All stuffings are located at some point on this spectrum, and a diner’s preference has a lot to do with the style that his mother made when he was young.  Some of the most impassioned conversations I’ve had about food have revolved around stuffing, and which style is best.

I think that most of the recipes my friends cook at home were written in the last twenty years, and were gleaned from glossy cookbooks and television shows.  Stuffing is one of the few recipes that people still learn from their moms.  And for some reason it almost never appears on restaurant menus.  Most comfort foods have been co-opted by even the fanciest restaurants (think: truffled mac and cheese…), but stuffing has escaped this fate, for now.  This is a special dish.

 

Stuffing

 

Lisa’s Turkey Stuffing

Ingredients

  • 2 qt whole wheat bread, cut into 1″ cubes
  • 1/2 cup unsalted butter
  • 4 cloves garlic, minced
  • 2 cups fresh mushrooms, sliced
  • 2 cups onion, chopped
  • 2 cups celery, chopped
  • 2 cups bacon lardons
  • 1 tsp paprika
  • a small fistful of fresh marjoram or oregano, minced
  • a small fistful of parsley, minced
  • a small fistful of sage, minced
  • 2 1/2 cups turkey stock
  • salt

Procedure

  1. Render bacon until crispy.  Remove from pot.  Sautée mushrooms in fat until browned.  Remove from pot.
  2. Add butter, the remaining vegetables, and the paprika and sautée until the onions are just turning translucent.
  3. Return the bacon and mushrooms to the pot.  Add the bread and cook for 5 minutes, stirring constantly.
  4. Add the hot turkey stock and mix well.  Cover and cook over low heat for at least 30 minutes, stirring frequently, until bread cubes have broken down.  Slow cooking and frequent stirring are the keys for this cohesive style of stuffing.  Add the herbs for the last 10 minutes of cooking.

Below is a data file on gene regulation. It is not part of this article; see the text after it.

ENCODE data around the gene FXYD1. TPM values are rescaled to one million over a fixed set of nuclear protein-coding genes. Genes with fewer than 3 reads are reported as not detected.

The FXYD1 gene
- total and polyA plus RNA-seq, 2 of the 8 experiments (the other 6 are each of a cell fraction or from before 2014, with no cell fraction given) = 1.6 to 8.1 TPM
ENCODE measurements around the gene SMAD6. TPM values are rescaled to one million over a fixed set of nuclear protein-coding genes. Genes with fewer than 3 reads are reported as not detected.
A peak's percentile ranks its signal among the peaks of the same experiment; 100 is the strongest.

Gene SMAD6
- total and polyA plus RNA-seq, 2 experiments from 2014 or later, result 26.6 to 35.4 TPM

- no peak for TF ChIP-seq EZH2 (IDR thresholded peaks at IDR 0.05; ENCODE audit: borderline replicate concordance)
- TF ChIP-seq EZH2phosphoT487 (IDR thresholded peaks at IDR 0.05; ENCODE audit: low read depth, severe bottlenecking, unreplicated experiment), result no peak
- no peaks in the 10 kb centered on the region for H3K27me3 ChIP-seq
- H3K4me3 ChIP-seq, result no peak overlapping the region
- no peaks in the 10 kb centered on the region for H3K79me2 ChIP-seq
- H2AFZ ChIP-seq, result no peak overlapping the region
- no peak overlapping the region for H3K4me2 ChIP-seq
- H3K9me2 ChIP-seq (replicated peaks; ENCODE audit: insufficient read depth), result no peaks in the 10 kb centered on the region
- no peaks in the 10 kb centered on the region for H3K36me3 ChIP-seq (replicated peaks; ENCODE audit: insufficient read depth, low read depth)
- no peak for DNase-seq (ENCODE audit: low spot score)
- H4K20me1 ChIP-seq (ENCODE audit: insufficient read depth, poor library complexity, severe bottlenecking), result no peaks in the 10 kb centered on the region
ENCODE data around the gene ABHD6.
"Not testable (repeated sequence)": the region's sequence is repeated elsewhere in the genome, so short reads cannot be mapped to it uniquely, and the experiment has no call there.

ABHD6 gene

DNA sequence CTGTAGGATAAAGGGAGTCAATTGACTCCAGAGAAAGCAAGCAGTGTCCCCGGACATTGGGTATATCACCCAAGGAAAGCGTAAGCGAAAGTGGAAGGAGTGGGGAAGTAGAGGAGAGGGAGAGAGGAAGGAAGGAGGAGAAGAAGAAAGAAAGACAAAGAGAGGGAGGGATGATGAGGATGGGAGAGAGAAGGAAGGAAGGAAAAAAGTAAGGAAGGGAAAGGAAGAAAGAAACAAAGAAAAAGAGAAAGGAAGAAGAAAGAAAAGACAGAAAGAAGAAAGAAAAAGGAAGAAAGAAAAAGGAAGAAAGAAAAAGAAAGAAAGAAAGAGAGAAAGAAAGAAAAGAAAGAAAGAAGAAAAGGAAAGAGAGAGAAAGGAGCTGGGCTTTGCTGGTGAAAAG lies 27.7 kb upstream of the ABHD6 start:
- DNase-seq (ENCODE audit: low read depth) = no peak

5. Transfer to a buttered casserole and chill.  To serve, bake casserole in a 425°F until the top of the stuffing is crisp, about 15-20 minutes.

English Muffins: Best Toast Ever

English muffins make the best toast: much crispier than standard pullman loaves, but not overly-crunchy like rustic artisan loaves.  I think there are at least four reasons for their toasting superiority:

  1. The dough is enriched with a small amount of sugar and fat.
  2. The way they are shaped, as individual pucks instead of slices from a loaf.  A typical slice of bread is cut from the interior of a larger loaf, so the two sides are from the soft, interior “crumb” of the bread.  When you cut and toast an English muffin, one of the surfaces of each half used to be the exterior crust of the bread, making a crispier piece of toast.
  3. The way they are cooked.  Unlike most bread, which is baked by convective heat, the two flat sides of an English muffin are baked with conductive heat.  Small-scale operations might fry them on a griddle.  Larger operations might put a sheet pan on top of the muffins before throwing them into the oven.  This is what gives English muffins their distinctive, flat shape, and their golden brown, crispy crusts.